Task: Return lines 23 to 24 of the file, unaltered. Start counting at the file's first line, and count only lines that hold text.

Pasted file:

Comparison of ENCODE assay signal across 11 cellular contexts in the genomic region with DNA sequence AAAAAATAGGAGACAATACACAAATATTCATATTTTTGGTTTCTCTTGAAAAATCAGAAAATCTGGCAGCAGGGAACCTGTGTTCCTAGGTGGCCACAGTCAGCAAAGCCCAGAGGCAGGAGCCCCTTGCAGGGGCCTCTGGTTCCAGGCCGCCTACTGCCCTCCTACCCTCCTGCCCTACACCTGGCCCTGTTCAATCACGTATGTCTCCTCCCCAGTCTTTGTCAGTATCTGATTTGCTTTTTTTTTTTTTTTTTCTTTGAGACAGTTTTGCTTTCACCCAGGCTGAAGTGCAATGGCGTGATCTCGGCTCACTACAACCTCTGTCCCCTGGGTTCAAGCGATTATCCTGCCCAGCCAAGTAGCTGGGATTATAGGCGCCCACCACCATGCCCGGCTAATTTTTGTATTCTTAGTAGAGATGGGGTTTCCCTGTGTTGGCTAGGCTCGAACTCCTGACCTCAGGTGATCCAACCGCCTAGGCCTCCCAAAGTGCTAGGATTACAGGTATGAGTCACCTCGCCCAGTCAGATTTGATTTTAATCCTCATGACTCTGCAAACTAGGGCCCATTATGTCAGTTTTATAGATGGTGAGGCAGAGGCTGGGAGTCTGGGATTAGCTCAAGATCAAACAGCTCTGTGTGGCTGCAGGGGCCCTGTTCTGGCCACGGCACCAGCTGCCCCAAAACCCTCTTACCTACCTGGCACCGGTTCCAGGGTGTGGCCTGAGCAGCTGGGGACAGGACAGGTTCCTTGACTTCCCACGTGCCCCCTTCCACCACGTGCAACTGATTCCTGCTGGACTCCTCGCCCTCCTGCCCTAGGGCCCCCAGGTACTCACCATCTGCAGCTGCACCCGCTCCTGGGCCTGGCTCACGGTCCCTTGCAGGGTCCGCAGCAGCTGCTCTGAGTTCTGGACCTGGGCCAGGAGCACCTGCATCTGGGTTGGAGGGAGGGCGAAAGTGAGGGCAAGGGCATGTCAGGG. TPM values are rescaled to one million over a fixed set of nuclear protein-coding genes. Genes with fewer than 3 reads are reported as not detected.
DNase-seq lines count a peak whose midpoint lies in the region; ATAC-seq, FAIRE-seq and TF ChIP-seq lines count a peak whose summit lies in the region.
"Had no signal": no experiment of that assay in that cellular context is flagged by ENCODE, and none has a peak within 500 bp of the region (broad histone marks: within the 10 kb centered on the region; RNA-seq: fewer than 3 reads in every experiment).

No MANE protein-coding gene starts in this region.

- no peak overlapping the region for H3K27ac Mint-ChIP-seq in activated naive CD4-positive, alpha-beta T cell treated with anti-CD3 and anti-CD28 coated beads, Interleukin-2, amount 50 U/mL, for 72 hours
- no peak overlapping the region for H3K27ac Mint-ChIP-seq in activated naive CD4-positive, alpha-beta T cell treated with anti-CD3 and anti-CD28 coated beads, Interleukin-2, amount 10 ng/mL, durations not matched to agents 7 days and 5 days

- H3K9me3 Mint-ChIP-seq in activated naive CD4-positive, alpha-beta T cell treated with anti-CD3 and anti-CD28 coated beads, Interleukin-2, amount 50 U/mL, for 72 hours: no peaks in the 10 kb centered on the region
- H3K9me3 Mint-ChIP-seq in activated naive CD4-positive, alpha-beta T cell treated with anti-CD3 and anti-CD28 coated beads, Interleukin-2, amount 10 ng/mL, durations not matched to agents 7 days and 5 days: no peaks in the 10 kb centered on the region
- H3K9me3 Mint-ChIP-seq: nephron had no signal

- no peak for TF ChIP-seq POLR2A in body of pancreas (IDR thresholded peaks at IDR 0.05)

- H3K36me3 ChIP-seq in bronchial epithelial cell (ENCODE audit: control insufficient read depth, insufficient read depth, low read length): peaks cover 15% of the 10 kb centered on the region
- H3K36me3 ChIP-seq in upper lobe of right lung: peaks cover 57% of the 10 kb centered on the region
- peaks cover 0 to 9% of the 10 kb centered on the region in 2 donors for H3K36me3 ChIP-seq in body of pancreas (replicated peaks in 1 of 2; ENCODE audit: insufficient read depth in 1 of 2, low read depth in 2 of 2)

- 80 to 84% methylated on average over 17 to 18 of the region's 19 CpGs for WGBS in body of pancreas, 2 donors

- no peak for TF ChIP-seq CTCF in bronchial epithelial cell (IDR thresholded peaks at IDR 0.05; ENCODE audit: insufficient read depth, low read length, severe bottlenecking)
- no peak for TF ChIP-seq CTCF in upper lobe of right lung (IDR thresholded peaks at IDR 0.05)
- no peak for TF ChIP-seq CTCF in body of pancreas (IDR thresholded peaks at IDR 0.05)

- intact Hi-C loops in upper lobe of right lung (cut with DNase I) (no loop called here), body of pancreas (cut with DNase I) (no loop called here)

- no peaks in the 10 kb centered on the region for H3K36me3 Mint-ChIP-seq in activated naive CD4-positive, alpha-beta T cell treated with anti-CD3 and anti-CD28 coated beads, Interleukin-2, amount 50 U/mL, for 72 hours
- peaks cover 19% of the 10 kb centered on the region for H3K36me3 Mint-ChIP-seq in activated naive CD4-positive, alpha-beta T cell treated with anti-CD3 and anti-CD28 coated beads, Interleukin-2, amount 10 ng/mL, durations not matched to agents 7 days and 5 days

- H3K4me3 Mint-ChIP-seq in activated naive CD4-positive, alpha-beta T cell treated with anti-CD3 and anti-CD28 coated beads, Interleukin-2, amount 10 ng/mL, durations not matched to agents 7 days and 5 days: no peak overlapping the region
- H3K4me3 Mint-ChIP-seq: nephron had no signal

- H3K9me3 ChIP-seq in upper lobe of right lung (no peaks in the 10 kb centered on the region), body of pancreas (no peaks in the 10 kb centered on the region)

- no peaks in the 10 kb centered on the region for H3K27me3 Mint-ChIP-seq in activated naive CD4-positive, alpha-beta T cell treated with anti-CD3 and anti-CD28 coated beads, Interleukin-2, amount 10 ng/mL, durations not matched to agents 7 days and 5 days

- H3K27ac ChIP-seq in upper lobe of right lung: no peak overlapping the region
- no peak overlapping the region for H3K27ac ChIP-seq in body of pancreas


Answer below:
- H3K9me3 ChIP-seq in upper lobe of right lung (no peaks in the 10 kb centered on the region), body of pancreas (no peaks in the 10 kb centered on the region)

- no peaks in the 10 kb centered on the region for H3K27me3 Mint-ChIP-seq in activated naive CD4-positive, alpha-beta T cell treated with anti-CD3 and anti-CD28 coated beads, Interleukin-2, amount 10 ng/mL, durations not matched to agents 7 days and 5 days